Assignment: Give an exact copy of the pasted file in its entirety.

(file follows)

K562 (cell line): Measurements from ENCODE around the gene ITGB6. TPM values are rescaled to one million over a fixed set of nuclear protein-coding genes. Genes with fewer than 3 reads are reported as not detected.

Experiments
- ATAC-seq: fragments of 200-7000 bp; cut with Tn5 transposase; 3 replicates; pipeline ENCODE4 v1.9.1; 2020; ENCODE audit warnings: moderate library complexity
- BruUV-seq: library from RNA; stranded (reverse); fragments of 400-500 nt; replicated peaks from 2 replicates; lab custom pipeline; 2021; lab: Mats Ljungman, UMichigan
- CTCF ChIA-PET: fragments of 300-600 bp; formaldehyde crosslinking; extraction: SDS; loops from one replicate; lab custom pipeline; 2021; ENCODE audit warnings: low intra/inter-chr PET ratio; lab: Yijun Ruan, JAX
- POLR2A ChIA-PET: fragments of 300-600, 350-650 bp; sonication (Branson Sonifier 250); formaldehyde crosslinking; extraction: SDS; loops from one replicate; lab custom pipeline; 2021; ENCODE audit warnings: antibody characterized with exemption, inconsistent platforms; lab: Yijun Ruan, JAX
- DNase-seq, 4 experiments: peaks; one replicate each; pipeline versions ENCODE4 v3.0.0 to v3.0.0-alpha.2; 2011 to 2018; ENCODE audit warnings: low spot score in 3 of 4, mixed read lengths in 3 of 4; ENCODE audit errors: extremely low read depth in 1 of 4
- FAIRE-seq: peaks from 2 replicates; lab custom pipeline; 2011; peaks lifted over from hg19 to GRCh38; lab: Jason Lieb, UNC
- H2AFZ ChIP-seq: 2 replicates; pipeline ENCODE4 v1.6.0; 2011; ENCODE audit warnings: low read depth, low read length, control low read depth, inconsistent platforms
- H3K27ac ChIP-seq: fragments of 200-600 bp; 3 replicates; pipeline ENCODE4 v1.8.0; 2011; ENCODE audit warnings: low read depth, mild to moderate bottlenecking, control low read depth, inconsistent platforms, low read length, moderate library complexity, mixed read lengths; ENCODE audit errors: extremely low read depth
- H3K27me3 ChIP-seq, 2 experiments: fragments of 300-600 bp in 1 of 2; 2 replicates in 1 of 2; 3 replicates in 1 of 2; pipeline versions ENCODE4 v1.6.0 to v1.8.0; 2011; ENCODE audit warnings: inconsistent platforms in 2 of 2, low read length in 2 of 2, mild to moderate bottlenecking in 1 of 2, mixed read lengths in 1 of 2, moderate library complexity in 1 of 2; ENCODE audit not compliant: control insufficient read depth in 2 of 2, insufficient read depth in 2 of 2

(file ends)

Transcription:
K562 (cell line): Measurements from ENCODE around the gene ITGB6. TPM values are rescaled to one million over a fixed set of nuclear protein-coding genes. Genes with fewer than 3 reads are reported as not detected.

Experiments
- ATAC-seq: fragments of 200-7000 bp; cut with Tn5 transposase; 3 replicates; pipeline ENCODE4 v1.9.1; 2020; ENCODE audit warnings: moderate library complexity
- BruUV-seq: library from RNA; stranded (reverse); fragments of 400-500 nt; replicated peaks from 2 replicates; lab custom pipeline; 2021; lab: Mats Ljungman, UMichigan
- CTCF ChIA-PET: fragments of 300-600 bp; formaldehyde crosslinking; extraction: SDS; loops from one replicate; lab custom pipeline; 2021; ENCODE audit warnings: low intra/inter-chr PET ratio; lab: Yijun Ruan, JAX
- POLR2A ChIA-PET: fragments of 300-600, 350-650 bp; sonication (Branson Sonifier 250); formaldehyde crosslinking; extraction: SDS; loops from one replicate; lab custom pipeline; 2021; ENCODE audit warnings: antibody characterized with exemption, inconsistent platforms; lab: Yijun Ruan, JAX
- DNase-seq, 4 experiments: peaks; one replicate each; pipeline versions ENCODE4 v3.0.0 to v3.0.0-alpha.2; 2011 to 2018; ENCODE audit warnings: low spot score in 3 of 4, mixed read lengths in 3 of 4; ENCODE audit errors: extremely low read depth in 1 of 4
- FAIRE-seq: peaks from 2 replicates; lab custom pipeline; 2011; peaks lifted over from hg19 to GRCh38; lab: Jason Lieb, UNC
- H2AFZ ChIP-seq: 2 replicates; pipeline ENCODE4 v1.6.0; 2011; ENCODE audit warnings: low read depth, low read length, control low read depth, inconsistent platforms
- H3K27ac ChIP-seq: fragments of 200-600 bp; 3 replicates; pipeline ENCODE4 v1.8.0; 2011; ENCODE audit warnings: low read depth, mild to moderate bottlenecking, control low read depth, inconsistent platforms, low read length, moderate library complexity, mixed read lengths; ENCODE audit errors: extremely low read depth
- H3K27me3 ChIP-seq, 2 experiments: fragments of 300-600 bp in 1 of 2; 2 replicates in 1 of 2; 3 replicates in 1 of 2; pipeline versions ENCODE4 v1.6.0 to v1.8.0; 2011; ENCODE audit warnings: inconsistent platforms in 2 of 2, low read length in 2 of 2, mild to moderate bottlenecking in 1 of 2, mixed read lengths in 1 of 2, moderate library complexity in 1 of 2; ENCODE audit not compliant: control insufficient read depth in 2 of 2, insufficient read depth in 2 of 2